Though violence wreaked havoc at the Munich Olympics, the Games as such proved to be a valuable experience for champion sailor Soli Contractor. Fortunately, he was nowhere near the Olympic village when the incident happened.
Soli Contractor, one of India's first Olympic sailors, remembers the day when violence ripped apart and ruined the 1972 Munich Olympics. Fortunately, he was nowhere near the Olympic village when the incident happened.
He was at Kiel, venue of the yachting competition, 500 miles away. “We were clueless when it happened, as we were all sailing,” he remembers. “It was unprecedented. When we came back at around 5 p.m., there was a security cordon around the area. We were shocked to see footage of the attacks on television. It was a sad day. The German people were really upset as this was the first Olympics taking place in their country after the Second World War.”
Contractor, who dominated Indian sailing in the 1960s and 70s, says Munich was a valuable learning experience. Taking part in the Flying Dutchman class along with Ashar Hussein, Contractor and Hussein just about managed to finish all the races. Contractor was impressed with what he saw in Germany, its sailing infrastructure, the top sailors and how they prepared for the events.
When he returned to India, he gave a detailed report to the Yachting Association of India (YAI) on the road map to the future. Contractor feels that since then there has been a method to the YAI's planning. “I think after the 1972 Olympics, we started to plan and train systematically,” he says.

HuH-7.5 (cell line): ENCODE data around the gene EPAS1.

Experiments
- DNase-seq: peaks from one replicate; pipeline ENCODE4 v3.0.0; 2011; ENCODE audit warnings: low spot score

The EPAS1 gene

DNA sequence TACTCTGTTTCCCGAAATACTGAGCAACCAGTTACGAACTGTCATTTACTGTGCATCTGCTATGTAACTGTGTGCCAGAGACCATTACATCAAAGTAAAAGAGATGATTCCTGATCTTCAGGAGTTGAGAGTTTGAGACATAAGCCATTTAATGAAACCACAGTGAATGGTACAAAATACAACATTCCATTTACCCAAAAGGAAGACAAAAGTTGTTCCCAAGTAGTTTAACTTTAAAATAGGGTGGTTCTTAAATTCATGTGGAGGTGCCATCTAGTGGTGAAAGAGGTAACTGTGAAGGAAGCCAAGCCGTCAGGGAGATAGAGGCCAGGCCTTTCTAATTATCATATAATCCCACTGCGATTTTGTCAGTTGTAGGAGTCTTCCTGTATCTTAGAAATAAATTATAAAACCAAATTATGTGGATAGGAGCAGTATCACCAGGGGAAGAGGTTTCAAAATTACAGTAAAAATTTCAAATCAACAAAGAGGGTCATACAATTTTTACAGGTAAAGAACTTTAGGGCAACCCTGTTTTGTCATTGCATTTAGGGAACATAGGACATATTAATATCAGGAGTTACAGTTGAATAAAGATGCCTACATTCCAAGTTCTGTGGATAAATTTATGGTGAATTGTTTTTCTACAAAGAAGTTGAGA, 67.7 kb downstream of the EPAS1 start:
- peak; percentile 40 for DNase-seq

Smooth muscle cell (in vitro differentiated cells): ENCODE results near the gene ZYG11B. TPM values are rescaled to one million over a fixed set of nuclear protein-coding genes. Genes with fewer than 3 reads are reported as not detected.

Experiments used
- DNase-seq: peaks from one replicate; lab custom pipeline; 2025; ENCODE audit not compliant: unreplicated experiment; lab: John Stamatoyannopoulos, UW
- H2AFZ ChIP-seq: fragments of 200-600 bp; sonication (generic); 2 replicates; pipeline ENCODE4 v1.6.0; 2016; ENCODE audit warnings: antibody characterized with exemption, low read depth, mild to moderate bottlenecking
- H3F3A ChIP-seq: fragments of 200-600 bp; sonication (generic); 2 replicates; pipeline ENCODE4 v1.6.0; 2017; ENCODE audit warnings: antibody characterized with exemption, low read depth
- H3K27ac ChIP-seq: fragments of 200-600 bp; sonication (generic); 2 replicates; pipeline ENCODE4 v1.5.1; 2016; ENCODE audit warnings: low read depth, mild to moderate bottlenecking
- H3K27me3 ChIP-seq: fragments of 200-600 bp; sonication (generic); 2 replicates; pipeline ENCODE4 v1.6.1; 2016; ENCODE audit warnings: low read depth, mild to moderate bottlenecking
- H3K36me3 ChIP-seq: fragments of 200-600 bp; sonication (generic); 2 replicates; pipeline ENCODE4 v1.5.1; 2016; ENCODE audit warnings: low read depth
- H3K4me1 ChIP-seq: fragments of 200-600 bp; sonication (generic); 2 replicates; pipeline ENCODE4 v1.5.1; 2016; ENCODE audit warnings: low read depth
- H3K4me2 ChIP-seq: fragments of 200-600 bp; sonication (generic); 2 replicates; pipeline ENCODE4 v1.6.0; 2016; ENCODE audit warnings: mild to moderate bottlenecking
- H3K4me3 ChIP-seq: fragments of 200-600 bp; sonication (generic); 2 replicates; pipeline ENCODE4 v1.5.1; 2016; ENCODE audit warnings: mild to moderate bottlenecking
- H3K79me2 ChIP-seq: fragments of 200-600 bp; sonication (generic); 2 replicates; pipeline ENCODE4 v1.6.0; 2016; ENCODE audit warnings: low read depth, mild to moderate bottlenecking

At 72, Contractor is remarkably fit and, if not for a problem with the mast, could have performed well in the UNIFI Capital Masters Regatta (for those over age 30 years) held in Chennai a couple of weeks ago.
Understandably, during the prize distribution function at the Madras Gymkhana Club, the three-time National champion was the centre of everybody's attention, something he handled with wonderful poise.
Regular sailing keeps him in good shape and he has retained his involvement with the sport by running the Ava Marine Services whose main focus is consulting, managing, maintaining and operating motor/sailing Yachts and other water craft on behalf of owners. On and off, he trains school children at the Royal Bombay Yacht Club. “Of course, there's a lot of joy in teaching children,” says Contractor, a bronze medallist in the 1970 Bangkok Asian Games and twice winner in the South Asian championship in 1969 and 1970.
At present, a Government Observer at the YAI, Contractor feels the need of the hour is competent foreign coaches for the Indian teams, benevolent sponsors for the sport, and providing the best sailors with exposure abroad. “To start with, Singapore is a good case study, a good example. They have done quite a bit in this area of sport,” he says.
At the function in the Madras Gymkhana Club, Contractor urged the organisers to conduct more races for veterans so that people like him could take part. Certainly, the urge to compete and win remains intact for the grand old man of Indian sailing.